Yet technical skills are not the only important abilities that lab managers must exhibit. Soft skills like communication and leadership are equally as vital to the work of a laboratory manager.
For example, the ability to communicate effectively doesn’t always come naturally to science professionals, but lab managers are responsible for communicating with not only their team members, but also key project stakeholders and even potentially an organization’s executive team. For this reason, lab managers must hone their communication skills and learn how to tailor their communication style depending on the audience they are communicating with—a skill that is especially important considering they may be speaking with individuals who are not as technically savvy as they are.
Management skills, the ability to collaborate and work on a team, adaptability, and problem-solving ability are also important skills for lab managers to possess.
In order to achieve the position of lab manager, you’ll also need an impressive understanding of your particular domain and that of the organization that employs you. A lab manager at a company that develops industrial chemicals, for example, will need to exhibit a different kind of expertise as opposed to a lab manager at a biotechnology company.
Broadly speaking, most companies and organizations prefer to hire laboratory managers who have earned at least a bachelor’s degree in a field of study related to the specific industry that they operate within. For example, a lab operating within the healthcare space may require a degree in medical technology, biomedical sciences, or biotechnology. This degree, paired with adequate experience working in the field, will make an individual eligible for potential job openings.
“Earning a bachelor’s degree and gaining five to ten years of experience is one way of becoming a lab manager,” says Jared Auclair, director of the biotechnology and bioinformatics programs at Northeastern. “If it’s a clinical lab, you’ll want to have clinical experience. If it’s a research lab, you’ll want to have research experience, etc.”
Auclair notes, however, that it is possible to accelerate this advancement by earning a graduate degree. In fact, career progression is one of the most common reasons that professionals choose to pursue a master’s degree or PhD in biotechnology.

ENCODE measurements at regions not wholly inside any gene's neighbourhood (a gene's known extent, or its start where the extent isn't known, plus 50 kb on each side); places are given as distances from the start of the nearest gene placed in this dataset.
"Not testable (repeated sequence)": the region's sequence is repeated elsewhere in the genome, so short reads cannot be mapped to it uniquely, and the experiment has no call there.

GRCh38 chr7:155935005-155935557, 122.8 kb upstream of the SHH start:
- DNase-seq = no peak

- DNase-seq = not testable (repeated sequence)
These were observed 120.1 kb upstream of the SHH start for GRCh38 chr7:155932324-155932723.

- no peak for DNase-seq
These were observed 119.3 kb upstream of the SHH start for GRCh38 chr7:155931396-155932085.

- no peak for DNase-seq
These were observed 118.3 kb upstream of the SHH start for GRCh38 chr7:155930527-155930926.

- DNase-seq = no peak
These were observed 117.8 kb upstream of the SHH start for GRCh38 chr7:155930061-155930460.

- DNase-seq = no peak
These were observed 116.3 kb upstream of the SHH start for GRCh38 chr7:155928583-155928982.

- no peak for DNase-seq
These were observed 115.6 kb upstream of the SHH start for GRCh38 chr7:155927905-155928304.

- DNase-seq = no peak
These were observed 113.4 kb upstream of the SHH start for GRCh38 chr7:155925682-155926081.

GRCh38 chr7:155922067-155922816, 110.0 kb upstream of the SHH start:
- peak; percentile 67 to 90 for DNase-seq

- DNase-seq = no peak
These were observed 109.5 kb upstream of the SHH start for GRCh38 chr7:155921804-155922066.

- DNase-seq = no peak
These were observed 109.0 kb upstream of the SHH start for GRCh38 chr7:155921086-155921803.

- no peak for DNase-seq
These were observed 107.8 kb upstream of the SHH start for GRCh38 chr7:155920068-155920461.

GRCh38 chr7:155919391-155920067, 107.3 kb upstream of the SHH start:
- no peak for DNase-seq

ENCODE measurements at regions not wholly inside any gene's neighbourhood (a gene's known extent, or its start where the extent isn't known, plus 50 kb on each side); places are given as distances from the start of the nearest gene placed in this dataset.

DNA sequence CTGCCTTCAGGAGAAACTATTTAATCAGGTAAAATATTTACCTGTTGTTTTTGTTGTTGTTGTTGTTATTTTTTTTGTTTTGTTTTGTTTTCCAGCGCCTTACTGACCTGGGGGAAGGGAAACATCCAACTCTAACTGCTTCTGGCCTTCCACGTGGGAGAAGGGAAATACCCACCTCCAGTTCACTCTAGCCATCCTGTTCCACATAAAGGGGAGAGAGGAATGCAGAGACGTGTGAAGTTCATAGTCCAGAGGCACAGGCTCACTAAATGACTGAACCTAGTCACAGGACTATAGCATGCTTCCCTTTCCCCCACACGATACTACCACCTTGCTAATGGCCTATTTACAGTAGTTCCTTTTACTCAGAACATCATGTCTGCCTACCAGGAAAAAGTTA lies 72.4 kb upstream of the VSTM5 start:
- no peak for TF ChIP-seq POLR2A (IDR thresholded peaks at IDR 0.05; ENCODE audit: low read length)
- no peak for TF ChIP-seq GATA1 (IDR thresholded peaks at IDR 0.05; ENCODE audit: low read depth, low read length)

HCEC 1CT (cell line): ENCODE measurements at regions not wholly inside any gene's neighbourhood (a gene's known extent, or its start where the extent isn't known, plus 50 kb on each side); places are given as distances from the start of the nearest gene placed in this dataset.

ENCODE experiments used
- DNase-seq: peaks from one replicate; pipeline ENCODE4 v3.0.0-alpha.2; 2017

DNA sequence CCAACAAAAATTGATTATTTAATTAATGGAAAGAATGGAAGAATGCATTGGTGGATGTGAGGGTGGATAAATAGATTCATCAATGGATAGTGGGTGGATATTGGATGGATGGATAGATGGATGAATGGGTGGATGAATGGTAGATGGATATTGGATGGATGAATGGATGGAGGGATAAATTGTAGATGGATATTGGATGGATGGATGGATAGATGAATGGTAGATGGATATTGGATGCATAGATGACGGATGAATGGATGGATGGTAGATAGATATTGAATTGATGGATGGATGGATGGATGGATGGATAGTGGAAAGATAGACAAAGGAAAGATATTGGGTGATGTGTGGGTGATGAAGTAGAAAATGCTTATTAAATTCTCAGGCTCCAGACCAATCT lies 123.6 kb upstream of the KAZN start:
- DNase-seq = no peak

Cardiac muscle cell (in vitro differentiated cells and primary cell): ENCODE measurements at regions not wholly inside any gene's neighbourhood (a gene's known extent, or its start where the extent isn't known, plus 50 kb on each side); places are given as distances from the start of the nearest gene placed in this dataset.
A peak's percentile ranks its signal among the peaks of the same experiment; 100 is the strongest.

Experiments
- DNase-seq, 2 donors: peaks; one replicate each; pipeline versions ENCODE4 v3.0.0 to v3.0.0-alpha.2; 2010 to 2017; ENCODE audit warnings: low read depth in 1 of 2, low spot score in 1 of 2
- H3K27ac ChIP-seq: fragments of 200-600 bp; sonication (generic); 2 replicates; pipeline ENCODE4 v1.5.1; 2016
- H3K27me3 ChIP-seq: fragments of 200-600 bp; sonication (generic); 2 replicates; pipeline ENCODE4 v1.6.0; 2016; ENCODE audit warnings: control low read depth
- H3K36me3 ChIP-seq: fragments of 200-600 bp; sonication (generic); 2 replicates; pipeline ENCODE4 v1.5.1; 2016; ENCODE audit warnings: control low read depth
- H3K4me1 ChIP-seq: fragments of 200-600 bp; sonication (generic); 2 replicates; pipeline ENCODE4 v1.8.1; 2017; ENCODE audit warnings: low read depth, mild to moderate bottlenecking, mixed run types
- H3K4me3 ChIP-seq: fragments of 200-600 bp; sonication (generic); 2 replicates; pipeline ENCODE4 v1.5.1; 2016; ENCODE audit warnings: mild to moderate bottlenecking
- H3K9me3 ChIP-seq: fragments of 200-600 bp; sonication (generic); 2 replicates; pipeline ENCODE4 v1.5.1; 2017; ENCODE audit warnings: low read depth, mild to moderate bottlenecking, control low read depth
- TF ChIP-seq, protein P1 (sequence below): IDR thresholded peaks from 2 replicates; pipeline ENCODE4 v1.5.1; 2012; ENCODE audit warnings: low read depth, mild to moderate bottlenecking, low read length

“If you have a master’s degree you can become a lab manager more quickly, often with only one to two years of experience,” he says.
Choosing a Degree That Will Accelerate Your Career
If you are considering earning a master’s degree to help accelerate your career as a lab manager, Auclair notes that it is important to ensure you are selecting a degree that aligns with your career goals. If you work in—or hope to work in—a particular field or industry, the degree you pursue should ideally offer a concentration in that field.
The Master of Science in Biotechnology offered by Northeastern, for example, offers 10 different concentrations that students can declare to help tailor their education. These include:
- Agricultural biotechnology
- Molecular biotechnology
- Process sciences
- Manufacturing and quality operations
- Biopharmaceutical analytical sciences
- Pharmaceutical technologies
- Scientific information management
- Regulatory science
- Biotechnology enterprise
This final concentration—biotechnology enterprise—integrates the science of biotechnology with business and management training in order to teach students the fundamental concepts of leadership, management, business development, financial decision making, innovation, and marketing skills. The result is graduates who are prepared to lead upon completion of the degree.
It’s also important to select a program that offers the opportunity for the real, hands-on learning experience that employers seek in candidates. Opportunities like internships, co-ops, and other forms of hands-on learning experiences all help you build and solidify skills that will set you apart from other candidates applying for the same roles.
“One of the great things about our program is the fact that we don’t have a thesis, but we do have a mandatory co-op,” Auclair says. “The program is designed to prepare students to meet the needs of the industry, and to help them transition into industry seamlessly.”
Learn more about Northeastern’s master’s in biotechnology program and how it can help you invest in your career.